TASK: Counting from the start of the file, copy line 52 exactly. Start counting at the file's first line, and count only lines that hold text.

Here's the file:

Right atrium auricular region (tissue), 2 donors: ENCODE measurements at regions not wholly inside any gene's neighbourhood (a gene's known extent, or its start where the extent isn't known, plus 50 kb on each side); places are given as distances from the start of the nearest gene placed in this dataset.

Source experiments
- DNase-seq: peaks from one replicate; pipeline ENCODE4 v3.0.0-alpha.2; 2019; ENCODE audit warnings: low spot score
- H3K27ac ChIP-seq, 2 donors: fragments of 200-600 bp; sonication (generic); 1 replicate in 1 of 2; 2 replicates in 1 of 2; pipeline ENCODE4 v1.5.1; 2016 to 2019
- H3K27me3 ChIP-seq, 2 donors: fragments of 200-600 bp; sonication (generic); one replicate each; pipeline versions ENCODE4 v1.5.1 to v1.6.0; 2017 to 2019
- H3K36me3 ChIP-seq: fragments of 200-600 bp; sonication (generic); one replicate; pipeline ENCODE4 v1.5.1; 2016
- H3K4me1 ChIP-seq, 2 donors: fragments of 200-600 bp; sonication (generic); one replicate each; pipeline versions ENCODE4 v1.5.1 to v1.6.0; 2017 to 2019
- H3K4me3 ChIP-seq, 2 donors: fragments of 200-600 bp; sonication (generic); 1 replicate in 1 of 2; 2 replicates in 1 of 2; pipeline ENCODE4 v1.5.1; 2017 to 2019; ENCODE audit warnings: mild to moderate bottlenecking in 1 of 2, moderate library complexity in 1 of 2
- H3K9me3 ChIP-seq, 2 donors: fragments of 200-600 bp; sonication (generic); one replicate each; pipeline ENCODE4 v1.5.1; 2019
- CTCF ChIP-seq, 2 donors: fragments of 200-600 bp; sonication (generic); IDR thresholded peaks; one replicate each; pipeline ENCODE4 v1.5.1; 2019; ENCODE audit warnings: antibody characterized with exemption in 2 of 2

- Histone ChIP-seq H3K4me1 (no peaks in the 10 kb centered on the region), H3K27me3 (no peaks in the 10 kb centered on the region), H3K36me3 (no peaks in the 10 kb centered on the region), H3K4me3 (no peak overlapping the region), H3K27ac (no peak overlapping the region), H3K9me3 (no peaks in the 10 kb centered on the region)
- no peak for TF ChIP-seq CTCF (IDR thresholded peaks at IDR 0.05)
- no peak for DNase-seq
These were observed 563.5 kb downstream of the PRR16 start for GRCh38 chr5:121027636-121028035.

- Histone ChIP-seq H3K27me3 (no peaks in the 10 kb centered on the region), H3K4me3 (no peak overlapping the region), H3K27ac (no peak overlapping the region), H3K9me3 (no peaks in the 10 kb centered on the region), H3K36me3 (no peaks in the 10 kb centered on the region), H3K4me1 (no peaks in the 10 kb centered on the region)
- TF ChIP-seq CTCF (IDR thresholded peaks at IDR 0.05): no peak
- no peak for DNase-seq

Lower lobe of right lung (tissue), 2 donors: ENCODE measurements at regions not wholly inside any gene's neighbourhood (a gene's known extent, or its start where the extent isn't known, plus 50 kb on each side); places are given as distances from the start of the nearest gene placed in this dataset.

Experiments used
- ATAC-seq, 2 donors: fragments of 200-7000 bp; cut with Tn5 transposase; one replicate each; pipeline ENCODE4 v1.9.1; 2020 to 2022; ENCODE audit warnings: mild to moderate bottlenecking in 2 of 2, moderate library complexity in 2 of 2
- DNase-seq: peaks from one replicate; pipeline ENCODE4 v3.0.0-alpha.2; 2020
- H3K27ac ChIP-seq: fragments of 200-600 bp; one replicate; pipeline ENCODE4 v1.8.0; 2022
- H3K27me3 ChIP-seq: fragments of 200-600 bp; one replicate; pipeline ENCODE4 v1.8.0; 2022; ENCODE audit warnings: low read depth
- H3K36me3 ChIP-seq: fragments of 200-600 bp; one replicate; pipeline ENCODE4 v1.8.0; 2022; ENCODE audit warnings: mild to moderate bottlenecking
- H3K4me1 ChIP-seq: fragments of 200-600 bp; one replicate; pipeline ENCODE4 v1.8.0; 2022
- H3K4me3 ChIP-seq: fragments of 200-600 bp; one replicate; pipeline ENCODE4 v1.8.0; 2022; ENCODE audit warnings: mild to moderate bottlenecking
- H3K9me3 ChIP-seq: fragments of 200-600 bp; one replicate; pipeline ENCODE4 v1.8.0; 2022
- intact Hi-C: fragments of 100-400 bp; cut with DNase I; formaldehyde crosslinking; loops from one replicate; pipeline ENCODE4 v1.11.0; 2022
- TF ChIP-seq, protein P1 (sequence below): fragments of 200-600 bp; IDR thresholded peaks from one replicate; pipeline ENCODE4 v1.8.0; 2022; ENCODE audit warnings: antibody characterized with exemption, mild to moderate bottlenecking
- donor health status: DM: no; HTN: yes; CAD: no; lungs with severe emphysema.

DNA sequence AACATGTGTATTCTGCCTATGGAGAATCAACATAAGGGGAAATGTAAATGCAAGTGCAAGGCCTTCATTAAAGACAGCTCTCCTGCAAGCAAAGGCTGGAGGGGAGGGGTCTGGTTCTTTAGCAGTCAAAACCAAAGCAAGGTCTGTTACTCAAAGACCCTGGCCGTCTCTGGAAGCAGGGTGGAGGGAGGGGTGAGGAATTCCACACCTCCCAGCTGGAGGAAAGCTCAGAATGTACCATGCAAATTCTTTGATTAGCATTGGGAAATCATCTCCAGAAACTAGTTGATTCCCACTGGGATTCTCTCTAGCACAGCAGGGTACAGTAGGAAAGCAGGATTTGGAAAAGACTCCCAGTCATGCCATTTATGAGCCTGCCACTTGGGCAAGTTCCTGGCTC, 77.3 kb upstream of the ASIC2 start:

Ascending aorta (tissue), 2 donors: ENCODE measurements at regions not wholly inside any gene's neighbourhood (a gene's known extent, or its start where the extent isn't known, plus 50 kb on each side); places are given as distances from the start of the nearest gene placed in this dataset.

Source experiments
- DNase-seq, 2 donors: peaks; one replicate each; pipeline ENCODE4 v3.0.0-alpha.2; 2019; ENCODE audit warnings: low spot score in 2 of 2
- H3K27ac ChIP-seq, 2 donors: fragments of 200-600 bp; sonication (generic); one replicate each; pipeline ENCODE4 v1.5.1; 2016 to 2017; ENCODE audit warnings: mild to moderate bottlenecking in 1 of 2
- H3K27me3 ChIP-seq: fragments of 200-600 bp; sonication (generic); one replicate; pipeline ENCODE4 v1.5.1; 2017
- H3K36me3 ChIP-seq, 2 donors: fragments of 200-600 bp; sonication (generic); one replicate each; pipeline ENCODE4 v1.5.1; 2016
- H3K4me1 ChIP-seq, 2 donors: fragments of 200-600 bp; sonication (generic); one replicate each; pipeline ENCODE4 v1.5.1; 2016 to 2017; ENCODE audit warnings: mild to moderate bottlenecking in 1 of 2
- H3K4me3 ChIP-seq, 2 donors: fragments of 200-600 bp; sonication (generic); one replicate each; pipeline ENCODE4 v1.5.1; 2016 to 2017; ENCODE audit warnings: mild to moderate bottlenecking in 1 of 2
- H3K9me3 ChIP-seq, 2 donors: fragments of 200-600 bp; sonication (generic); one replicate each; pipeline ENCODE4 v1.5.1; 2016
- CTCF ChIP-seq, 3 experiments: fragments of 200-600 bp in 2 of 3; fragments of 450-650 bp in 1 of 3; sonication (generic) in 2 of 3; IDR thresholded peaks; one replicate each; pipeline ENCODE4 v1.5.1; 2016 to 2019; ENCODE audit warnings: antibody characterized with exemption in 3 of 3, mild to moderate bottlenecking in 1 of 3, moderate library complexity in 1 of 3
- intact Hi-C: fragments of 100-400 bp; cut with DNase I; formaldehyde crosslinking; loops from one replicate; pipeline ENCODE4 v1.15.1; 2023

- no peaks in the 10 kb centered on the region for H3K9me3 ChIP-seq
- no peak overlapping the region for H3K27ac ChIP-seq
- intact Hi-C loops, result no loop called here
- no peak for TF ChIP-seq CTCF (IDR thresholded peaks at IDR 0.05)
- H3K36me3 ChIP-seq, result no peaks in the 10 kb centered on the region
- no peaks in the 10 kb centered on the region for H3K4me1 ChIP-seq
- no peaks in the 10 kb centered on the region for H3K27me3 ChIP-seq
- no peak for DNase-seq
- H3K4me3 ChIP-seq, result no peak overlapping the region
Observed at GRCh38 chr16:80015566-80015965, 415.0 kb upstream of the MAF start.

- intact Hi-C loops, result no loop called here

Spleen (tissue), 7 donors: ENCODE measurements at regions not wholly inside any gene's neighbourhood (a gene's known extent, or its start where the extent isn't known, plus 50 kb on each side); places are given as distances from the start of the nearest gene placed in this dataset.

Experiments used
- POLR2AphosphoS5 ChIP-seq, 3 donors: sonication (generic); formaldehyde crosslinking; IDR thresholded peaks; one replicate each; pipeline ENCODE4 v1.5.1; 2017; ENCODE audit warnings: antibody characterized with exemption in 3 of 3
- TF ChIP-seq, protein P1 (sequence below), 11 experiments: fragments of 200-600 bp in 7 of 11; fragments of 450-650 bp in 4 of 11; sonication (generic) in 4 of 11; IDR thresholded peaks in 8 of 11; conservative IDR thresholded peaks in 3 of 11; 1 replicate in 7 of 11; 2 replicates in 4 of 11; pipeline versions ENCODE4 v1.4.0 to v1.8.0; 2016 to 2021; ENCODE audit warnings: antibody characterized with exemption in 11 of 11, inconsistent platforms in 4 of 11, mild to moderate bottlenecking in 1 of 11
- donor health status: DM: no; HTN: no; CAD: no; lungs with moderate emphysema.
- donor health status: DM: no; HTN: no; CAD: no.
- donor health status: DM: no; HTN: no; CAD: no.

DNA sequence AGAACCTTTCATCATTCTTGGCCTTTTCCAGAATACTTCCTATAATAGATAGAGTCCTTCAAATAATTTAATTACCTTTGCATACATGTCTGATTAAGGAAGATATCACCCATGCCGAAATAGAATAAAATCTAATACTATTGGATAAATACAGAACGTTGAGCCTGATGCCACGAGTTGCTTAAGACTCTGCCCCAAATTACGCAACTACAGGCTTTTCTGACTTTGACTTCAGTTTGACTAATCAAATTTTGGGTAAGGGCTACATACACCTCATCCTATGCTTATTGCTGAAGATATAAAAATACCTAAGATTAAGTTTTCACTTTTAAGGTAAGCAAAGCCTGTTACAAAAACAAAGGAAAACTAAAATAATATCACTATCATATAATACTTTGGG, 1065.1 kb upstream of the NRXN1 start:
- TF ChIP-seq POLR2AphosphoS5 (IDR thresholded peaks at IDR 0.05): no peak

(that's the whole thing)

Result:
Observed at GRCh38 chr16:80015566-80015965, 415.0 kb upstream of the MAF start.